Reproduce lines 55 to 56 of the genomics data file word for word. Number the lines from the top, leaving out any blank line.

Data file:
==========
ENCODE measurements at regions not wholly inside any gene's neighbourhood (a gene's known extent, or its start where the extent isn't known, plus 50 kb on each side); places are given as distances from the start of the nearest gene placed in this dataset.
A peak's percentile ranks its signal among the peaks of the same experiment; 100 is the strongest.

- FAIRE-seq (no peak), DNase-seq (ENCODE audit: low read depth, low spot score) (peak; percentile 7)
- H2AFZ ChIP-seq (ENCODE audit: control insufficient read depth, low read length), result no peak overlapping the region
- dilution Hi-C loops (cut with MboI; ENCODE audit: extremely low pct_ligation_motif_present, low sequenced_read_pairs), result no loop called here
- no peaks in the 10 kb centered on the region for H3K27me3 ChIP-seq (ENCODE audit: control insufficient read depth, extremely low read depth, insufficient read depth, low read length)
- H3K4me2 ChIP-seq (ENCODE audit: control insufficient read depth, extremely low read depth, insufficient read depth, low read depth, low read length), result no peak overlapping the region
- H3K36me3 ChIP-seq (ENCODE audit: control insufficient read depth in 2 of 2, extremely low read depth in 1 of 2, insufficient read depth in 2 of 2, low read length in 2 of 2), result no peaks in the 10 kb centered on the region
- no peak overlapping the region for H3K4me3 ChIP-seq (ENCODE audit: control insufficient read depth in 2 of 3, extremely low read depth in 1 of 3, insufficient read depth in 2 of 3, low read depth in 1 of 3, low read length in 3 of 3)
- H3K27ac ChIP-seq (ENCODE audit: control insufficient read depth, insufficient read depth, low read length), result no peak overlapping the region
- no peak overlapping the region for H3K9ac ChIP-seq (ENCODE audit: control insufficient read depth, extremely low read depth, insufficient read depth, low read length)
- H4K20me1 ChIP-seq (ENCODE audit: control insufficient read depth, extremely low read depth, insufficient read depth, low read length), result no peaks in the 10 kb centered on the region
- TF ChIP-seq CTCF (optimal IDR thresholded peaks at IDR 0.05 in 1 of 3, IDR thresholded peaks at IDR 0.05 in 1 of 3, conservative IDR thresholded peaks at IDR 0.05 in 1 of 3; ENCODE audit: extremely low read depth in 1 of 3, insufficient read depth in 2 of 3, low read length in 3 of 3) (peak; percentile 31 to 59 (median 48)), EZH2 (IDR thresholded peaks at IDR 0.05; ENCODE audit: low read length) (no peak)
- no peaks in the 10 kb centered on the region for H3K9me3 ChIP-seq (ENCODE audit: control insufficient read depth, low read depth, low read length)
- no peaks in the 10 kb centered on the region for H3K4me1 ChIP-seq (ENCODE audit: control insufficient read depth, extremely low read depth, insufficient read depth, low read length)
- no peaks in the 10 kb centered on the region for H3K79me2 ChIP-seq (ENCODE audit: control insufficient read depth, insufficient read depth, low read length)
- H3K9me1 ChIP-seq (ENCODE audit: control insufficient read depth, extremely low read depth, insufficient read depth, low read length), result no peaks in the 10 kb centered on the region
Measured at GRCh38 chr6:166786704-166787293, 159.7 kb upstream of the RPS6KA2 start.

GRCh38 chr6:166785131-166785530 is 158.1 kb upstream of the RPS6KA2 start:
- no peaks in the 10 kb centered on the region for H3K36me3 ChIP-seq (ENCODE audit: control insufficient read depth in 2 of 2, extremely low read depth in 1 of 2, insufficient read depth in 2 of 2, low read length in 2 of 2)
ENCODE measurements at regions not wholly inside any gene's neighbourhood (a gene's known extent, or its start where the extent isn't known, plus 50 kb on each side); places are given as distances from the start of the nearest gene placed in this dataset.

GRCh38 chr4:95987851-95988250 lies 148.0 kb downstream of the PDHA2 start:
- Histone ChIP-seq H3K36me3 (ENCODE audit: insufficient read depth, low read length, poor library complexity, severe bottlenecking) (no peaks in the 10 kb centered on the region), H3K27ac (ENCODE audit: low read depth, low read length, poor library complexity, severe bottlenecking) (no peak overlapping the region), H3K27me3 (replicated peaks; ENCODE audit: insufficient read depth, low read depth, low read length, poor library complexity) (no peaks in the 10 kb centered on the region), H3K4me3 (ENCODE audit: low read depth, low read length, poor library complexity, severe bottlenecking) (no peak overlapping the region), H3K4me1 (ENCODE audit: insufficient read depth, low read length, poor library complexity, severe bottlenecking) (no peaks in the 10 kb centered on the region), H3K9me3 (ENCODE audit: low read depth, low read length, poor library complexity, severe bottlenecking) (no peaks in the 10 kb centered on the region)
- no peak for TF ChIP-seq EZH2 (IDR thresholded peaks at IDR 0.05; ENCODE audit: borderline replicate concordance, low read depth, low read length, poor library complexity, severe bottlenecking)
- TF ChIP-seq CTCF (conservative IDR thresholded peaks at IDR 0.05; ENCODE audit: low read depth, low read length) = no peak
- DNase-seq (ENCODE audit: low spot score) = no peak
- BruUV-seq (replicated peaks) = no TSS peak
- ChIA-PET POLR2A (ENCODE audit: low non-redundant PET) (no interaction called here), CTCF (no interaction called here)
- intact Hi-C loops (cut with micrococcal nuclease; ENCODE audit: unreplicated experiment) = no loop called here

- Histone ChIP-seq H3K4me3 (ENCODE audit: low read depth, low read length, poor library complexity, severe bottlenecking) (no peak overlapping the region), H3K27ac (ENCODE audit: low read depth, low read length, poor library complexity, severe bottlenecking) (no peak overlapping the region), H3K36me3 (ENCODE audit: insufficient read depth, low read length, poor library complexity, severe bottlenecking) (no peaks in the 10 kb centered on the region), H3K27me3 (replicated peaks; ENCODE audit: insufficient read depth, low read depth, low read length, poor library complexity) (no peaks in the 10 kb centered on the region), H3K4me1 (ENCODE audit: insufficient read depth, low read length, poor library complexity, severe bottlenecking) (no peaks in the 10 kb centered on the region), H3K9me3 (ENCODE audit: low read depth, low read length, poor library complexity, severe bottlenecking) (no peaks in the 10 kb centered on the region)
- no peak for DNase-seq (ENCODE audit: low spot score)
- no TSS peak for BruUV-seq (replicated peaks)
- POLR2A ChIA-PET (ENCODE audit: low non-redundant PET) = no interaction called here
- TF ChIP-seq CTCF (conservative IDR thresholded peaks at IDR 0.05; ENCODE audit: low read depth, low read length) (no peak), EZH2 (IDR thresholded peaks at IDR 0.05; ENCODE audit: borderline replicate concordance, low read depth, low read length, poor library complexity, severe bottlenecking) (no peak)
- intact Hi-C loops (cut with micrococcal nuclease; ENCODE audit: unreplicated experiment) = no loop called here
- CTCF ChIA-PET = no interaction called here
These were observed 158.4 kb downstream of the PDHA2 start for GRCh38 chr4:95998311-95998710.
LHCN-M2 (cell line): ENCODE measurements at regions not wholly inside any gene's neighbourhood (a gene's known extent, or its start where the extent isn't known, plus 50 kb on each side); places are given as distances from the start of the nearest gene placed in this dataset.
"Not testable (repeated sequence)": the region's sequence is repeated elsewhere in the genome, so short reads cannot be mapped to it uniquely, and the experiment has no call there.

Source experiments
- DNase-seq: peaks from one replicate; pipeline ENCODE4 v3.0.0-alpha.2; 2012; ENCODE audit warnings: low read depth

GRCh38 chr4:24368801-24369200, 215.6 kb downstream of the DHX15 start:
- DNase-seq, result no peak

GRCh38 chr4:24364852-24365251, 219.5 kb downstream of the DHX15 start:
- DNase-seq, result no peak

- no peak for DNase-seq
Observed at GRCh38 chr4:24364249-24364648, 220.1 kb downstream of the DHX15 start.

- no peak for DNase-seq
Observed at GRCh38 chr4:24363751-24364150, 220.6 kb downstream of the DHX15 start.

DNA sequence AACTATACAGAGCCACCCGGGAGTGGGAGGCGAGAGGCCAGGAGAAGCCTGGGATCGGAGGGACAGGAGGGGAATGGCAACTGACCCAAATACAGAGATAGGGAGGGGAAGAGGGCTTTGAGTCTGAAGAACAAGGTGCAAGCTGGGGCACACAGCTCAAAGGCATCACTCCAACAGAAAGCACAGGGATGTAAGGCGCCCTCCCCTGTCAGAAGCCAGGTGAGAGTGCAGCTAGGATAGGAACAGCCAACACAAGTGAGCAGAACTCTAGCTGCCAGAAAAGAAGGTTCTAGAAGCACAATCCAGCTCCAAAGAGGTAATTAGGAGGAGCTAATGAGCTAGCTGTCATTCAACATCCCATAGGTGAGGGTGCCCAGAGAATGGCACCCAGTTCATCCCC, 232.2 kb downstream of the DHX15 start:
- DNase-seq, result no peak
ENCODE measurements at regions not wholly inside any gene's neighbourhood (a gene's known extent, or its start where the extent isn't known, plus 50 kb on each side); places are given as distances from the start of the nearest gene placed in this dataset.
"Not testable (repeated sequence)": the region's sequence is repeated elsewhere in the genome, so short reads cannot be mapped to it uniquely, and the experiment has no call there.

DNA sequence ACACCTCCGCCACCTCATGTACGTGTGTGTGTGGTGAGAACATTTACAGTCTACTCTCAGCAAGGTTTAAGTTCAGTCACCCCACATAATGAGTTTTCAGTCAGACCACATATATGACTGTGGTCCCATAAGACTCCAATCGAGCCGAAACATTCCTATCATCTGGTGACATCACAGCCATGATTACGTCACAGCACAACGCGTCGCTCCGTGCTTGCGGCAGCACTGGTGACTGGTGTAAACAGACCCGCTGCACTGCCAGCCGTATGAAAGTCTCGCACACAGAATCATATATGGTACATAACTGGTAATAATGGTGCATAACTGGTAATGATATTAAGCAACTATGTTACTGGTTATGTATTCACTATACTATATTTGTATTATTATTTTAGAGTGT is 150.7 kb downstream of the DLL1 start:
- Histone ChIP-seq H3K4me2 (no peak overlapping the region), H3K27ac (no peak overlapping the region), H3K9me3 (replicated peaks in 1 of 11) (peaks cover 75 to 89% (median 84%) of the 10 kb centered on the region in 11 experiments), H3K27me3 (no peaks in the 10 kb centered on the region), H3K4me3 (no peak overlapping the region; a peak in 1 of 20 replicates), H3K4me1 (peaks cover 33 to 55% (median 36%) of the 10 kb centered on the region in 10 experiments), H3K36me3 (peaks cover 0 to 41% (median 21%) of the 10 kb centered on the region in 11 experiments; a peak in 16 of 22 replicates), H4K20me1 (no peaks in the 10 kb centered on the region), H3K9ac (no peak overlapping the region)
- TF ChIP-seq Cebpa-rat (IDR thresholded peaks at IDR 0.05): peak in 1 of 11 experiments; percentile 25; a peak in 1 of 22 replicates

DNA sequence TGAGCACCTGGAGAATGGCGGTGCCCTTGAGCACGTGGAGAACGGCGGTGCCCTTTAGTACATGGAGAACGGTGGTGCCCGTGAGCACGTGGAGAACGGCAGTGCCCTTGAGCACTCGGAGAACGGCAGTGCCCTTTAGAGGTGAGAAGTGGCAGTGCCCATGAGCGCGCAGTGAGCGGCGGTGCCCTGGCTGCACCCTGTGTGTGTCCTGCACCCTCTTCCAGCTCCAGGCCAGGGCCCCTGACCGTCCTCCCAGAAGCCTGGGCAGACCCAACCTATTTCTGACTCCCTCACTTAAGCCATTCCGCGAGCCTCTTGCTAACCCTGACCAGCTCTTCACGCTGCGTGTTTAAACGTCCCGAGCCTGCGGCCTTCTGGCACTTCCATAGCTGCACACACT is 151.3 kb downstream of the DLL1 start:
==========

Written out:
- Histone ChIP-seq H3K4me2 (no peak overlapping the region), H3K27ac (no peak overlapping the region), H3K9me3 (replicated peaks in 1 of 11) (peaks cover 75 to 89% (median 84%) of the 10 kb centered on the region in 11 experiments), H3K27me3 (no peaks in the 10 kb centered on the region), H3K4me3 (no peak overlapping the region; a peak in 1 of 20 replicates), H3K4me1 (peaks cover 33 to 55% (median 36%) of the 10 kb centered on the region in 10 experiments), H3K36me3 (peaks cover 0 to 41% (median 21%) of the 10 kb centered on the region in 11 experiments; a peak in 16 of 22 replicates), H4K20me1 (no peaks in the 10 kb centered on the region), H3K9ac (no peak overlapping the region)
- TF ChIP-seq Cebpa-rat (IDR thresholded peaks at IDR 0.05): peak in 1 of 11 experiments; percentile 25; a peak in 1 of 22 replicates